By Hana Namrouqa – Apr 21,2017

AMMAN — Five of the Kingdom’s main water pumping stations will operate on solar power by next year to reduce the water sector’s energy consumption, officials announced on Thursday.

Solar power plants will be built at the site of five major pumping stations, officials said, indicating that installation of the solar plants will be funded by a grant worth 30 million euros from the European Union.

The water sector consumes over 15 per cent of the country’s total power production, Minister of Water and Irrigation Hazem Nasser said in a statement to The Jordan Times, indicating that the project seeks to reduce the sector’s reliance on conventional energy sources.

“The five solar power plants will be built to generate a total of 25-30 megawatts per year… The initiative seeks to reduce the sector’s consumption of electricity and to broaden its use of renewable energy technologies to ultimately protect the environment and limit the fluctuating cost of energy in the water sector,” Nasser said in the statement.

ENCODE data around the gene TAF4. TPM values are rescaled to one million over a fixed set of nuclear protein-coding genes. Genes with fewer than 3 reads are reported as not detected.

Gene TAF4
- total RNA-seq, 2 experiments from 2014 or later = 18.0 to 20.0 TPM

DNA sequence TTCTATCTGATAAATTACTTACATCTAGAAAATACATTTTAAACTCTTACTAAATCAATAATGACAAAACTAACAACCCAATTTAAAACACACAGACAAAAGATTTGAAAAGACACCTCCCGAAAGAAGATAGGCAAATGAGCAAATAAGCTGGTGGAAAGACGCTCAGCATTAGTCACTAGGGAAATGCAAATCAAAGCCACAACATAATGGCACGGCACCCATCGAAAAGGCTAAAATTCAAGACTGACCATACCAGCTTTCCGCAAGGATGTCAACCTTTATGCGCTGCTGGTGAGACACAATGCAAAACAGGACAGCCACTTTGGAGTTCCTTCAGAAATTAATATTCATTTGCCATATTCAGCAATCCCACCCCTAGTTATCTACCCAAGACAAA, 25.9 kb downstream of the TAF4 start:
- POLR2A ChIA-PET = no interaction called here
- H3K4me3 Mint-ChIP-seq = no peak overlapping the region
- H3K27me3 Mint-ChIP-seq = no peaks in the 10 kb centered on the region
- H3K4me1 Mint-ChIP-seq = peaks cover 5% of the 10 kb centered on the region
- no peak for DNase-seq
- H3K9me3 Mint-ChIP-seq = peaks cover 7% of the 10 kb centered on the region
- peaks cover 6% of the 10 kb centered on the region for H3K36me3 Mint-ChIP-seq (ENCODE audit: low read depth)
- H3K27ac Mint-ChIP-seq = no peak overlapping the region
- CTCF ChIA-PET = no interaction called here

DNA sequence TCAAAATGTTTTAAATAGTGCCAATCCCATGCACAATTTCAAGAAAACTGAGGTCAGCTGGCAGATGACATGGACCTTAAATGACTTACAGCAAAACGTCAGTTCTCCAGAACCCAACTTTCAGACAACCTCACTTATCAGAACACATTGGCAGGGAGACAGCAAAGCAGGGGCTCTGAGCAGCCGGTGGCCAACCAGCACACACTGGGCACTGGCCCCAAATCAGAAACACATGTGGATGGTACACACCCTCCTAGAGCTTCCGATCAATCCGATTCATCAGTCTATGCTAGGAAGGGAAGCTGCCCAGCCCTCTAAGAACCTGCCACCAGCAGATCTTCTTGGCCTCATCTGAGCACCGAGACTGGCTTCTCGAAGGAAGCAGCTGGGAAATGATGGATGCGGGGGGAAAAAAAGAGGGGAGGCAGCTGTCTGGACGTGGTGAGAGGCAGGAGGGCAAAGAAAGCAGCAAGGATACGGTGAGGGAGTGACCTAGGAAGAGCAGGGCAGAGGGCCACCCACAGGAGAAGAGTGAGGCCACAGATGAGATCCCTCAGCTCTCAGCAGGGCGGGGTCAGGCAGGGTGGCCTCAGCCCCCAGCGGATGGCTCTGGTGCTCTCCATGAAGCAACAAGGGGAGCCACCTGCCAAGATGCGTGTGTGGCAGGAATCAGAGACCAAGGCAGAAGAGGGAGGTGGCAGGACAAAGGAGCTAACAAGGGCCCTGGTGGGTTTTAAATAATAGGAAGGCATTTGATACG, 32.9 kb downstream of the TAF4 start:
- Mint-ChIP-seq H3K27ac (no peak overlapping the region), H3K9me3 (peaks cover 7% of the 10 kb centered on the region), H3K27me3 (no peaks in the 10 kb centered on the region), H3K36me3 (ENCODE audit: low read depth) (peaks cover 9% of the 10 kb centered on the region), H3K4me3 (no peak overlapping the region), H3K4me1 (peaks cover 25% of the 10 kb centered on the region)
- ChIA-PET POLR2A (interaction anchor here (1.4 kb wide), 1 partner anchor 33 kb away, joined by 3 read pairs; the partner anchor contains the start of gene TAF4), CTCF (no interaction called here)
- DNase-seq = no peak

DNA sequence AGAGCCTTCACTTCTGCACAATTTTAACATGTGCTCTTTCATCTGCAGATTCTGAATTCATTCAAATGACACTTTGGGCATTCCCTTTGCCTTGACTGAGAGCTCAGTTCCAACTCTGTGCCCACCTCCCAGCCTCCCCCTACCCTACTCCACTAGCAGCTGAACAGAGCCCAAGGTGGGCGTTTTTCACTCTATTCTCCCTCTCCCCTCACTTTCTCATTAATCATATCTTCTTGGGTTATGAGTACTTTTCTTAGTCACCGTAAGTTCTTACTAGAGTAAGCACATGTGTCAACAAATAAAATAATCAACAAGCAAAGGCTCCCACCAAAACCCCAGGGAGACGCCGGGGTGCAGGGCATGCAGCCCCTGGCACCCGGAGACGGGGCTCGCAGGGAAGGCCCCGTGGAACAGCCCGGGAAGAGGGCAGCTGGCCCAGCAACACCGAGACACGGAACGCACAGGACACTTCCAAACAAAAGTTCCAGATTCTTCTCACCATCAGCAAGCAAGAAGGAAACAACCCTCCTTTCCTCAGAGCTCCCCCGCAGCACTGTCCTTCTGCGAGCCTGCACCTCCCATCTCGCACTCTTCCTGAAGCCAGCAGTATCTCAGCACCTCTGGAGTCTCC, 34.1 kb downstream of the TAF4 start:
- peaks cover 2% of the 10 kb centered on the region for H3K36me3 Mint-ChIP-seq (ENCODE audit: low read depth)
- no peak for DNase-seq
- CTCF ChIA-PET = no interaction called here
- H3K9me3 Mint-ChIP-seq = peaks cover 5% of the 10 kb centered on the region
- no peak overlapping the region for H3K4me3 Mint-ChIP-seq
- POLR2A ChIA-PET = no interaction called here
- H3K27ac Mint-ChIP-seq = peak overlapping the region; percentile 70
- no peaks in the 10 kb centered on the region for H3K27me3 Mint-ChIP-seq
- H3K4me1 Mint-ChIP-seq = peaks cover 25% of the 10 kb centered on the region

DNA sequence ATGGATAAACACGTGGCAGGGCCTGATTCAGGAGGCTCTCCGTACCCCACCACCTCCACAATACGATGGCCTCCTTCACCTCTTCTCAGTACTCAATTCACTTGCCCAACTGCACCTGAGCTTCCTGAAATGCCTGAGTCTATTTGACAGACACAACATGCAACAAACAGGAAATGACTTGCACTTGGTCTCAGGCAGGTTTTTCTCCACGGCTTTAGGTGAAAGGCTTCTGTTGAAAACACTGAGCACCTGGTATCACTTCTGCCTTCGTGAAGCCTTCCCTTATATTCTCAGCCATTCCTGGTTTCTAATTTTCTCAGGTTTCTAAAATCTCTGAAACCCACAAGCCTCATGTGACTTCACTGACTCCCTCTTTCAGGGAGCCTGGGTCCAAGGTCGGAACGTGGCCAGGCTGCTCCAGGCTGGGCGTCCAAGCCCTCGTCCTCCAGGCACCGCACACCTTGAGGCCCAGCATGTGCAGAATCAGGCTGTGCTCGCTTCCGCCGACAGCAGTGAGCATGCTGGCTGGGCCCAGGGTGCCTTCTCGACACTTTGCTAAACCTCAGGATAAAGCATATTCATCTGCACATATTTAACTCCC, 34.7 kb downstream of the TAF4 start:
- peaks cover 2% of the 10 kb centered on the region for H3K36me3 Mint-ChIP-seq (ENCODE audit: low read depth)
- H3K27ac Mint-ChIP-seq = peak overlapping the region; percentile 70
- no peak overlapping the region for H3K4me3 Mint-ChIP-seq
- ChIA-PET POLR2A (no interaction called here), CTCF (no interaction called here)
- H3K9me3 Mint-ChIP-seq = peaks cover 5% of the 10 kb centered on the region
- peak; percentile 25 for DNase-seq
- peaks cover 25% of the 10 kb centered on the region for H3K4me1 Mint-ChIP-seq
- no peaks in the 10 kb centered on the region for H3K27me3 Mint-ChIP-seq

The solar power plants will be built at Zai Water Treatment Plant, Zara-Maeen Water Treatment Plant, Wadi Al Arab Pumping Station, Zaatari Pumping Station and Azraq Pumping Station, according to the ministry.

Construction of the solar power plants has started, Ministry Spokesperson Omar Salameh told The Jordan Times on Thursday, noting that the solar power plants, to be built applying the wheeling system, are scheduled to be operational by 2018.

Salameh noted that building the five solar power plants is among the several projects to expand the water sector’s shift to renewable energy, adding that, in 2015, the ministry announced its Energy Efficiency and Renewable Energy Policy for the Jordanian Water Sector.

The policy seeks to achieve a 15 per cent reduction in energy consumption of billed water by the year 2025, corresponding to a 0.46 kilogramme reduction of carbon dioxide emissions for the production of each billed cubic metre of water.

According to the 2013 Annual Report of the Ministry of Energy and Mineral Resources, power requirements in 2013 for water pumping alone amounted to about 14 per cent of the country’s total power production, with a total amount of 1,424 gigawatt hours.

Given that the water sector is highly subsidised, the total energy bill paid by the Water Ministry in 2013 amounted to JD100 million, according to the policy.

Assuming that current operational patterns are sustained, real power costs for water pumping are estimated to amount to JD640 million by the year 2025, the policy said.